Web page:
Wednesday, April 30, 2014

The contempt and judgment of addicts

I am still reflecting on the TED Talk - a wee bit, but more of a jumping off part on how we show a lot of contempt in our society for those we feel don't have control over themselves. We are extremely judgmental.

We judge alcoholics who go back to drinking. Drug addicts who go back to drugs. Overweight people for overeating. Compulsive gamblers for gambling, etc. We, as a society as a whole, say, "you know you can't drink, smoke, gamble, etc, so WHY DID YOU???"

When Phillip Seymour Hoffman died, I felt tremendous sadness for him and his family. Not contempt. In my past, I would have felt contempt. I would have felt and said to myself, "Man... you KNOW you are addicted to that stuff! HOW and WHY did you go back to it? Seriously? How dumb can you be?"  And more, I would have thought, "Why in the heck do people try drugs when there is a risk of addiction?"

I remember when Robert Downey, Jr. was strung out. I liked him as an actor, but then lost all respect for him once I found out he was a drug user and addict. I was young and stupid and judgmental. Now... I have so much respect for him for cleaning up his act and getting clean. That is NOT easy and I do worry that at some point something will tip the balance and he will start using again and I won't feel contempt if he does. I will feel sadness for him and hope he can come out again, drug free.

With drugs though, you can at least ask, "why even start taking them?" We all know that they have potential for becoming addictive. We all know they can do bad things, so why start?  But see, we have a line in the sand that is artificial.  We say that about cocaine and heroine, but what about alcohol, cigarettes, coffee.

Don't we all know that alcohol can be addictive? Yet how many of us abstain from it? Don't we all know that caffeine can be addictive, but do we abstain? Why do we think it's OK to use one and not the other? Are we so meanly judgmental for someone admitting they are addicted to caffeine as we are to someone who says they are addicted to cocaine? Yet addiction is addiction. No one PLANS on becoming an addict. Just some forms of addiction are more harmful than others.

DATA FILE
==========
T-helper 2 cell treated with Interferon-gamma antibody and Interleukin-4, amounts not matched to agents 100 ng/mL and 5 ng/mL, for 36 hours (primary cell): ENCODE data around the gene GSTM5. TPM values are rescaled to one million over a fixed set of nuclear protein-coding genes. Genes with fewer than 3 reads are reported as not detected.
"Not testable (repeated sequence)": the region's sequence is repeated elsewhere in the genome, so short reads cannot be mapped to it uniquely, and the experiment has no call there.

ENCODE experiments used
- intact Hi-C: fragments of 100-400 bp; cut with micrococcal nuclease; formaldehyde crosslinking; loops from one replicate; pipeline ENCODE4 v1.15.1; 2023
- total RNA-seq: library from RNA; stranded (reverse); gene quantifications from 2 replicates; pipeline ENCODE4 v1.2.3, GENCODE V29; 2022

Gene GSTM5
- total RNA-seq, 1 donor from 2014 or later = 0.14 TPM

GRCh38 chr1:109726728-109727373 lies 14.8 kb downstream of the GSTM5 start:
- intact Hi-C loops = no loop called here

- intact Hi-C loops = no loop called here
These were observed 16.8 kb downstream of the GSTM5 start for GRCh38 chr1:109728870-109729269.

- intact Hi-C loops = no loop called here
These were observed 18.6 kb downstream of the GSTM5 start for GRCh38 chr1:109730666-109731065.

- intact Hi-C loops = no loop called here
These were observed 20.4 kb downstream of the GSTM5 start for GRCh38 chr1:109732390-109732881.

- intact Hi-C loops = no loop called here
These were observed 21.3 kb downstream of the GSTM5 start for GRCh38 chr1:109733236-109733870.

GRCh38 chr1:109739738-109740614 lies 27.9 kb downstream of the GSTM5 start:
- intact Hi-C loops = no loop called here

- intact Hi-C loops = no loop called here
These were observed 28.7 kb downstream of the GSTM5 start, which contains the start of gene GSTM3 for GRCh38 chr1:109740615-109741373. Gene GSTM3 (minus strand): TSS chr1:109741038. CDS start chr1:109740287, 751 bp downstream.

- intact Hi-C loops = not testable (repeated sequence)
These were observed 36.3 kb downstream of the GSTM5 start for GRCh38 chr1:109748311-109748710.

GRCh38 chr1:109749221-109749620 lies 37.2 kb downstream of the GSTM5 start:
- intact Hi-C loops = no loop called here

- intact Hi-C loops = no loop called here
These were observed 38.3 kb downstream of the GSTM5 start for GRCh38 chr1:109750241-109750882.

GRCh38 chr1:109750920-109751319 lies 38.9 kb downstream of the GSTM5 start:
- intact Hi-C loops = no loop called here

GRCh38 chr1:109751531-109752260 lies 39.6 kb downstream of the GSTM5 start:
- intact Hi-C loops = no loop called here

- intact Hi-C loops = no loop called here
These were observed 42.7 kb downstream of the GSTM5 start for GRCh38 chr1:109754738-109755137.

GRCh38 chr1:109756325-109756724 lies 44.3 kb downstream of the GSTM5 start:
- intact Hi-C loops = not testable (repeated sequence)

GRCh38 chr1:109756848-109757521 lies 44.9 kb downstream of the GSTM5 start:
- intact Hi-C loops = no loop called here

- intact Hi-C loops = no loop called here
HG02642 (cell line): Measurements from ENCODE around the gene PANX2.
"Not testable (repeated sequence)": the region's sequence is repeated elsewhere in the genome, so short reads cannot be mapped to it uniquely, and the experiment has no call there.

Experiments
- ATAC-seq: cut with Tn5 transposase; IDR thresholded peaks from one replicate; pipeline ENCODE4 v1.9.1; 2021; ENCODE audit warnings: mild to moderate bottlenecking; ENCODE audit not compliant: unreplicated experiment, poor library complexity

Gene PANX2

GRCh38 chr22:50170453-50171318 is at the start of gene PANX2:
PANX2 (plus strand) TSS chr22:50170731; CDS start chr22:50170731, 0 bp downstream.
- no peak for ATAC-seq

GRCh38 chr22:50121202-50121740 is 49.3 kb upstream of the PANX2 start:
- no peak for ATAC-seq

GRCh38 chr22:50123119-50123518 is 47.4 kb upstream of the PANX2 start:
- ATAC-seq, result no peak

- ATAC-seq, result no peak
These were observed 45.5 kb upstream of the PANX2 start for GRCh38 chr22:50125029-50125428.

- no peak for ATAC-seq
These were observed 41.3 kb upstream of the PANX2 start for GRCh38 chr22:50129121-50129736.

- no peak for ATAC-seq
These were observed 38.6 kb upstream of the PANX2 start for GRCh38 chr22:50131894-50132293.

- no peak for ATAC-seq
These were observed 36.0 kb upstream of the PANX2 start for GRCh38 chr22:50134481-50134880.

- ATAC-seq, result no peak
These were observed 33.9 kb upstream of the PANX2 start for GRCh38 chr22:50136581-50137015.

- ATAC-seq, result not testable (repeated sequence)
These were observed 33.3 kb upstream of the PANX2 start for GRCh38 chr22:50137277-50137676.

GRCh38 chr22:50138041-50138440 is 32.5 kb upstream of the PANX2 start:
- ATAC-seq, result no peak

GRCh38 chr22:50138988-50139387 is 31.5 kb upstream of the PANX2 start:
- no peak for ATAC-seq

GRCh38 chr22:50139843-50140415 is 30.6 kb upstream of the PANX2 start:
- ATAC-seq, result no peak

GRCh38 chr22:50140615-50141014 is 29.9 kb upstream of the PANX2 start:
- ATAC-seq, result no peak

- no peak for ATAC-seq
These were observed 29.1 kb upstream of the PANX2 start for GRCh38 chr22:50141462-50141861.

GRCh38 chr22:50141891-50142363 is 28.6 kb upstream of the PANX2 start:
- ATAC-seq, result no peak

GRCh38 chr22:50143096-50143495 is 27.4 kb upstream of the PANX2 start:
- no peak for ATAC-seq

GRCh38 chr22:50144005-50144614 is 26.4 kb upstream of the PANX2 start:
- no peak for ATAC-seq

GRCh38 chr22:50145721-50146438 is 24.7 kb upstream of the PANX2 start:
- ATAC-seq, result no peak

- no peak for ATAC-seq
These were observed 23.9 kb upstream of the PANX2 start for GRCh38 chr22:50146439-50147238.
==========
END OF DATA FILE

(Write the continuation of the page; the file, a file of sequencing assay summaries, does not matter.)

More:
Then there is the contempt for the obese. No obese person wants to be obese. Ok, never say never, but very few people want to be obese! Just like no addict wants to be an addict. If it were so easy to eat less and move more, would we have the obesity epidemic we are having? You can't exactly tell a person, "You know food makes you fat, so stop eating!!!!" Hmmm...

Now, people get fat for a million reasons. Some of it is using food for comfort. Some is just not caring and eating whatever because it tastes good and some of it is just not being able to stop - like an addict is unable to stop.

A lot of people fall into that last category - myself included. Something is compelling us to eat.

For me it was the insulin in my body from the carbs in my diet that were telling me to eat. I cannot describe to you have strongly they "speak". Or how convincing those messages are to the brain are. I am convinced those voices are similar to a drug addict's voices. My brain is tricked into believing it 'needs' it. It says it's hungry. It says I need that cookie. At the same time there is another, weaker voice that is saying, "you've had enough cookies." "Do you know how many calories are in Oreos?"

But the other voice wins. It says, "Eh, eat that bag of Kettle popcorn. It's not that sweet and you can just not eat lunch to make up for it." Or, "OK, you can have as many oreos as you want. You just skip dinner." Yes, sure. Come dinner time I'm starving and eat a huge dinner. By then I'm also mentally worn out with fighting my brain all day to eat right, so I grab more crap in the evening just because I don't want to fight the mental battle any more. Those DAILY mental battles are exhausting. They are there. Every. Single. Day.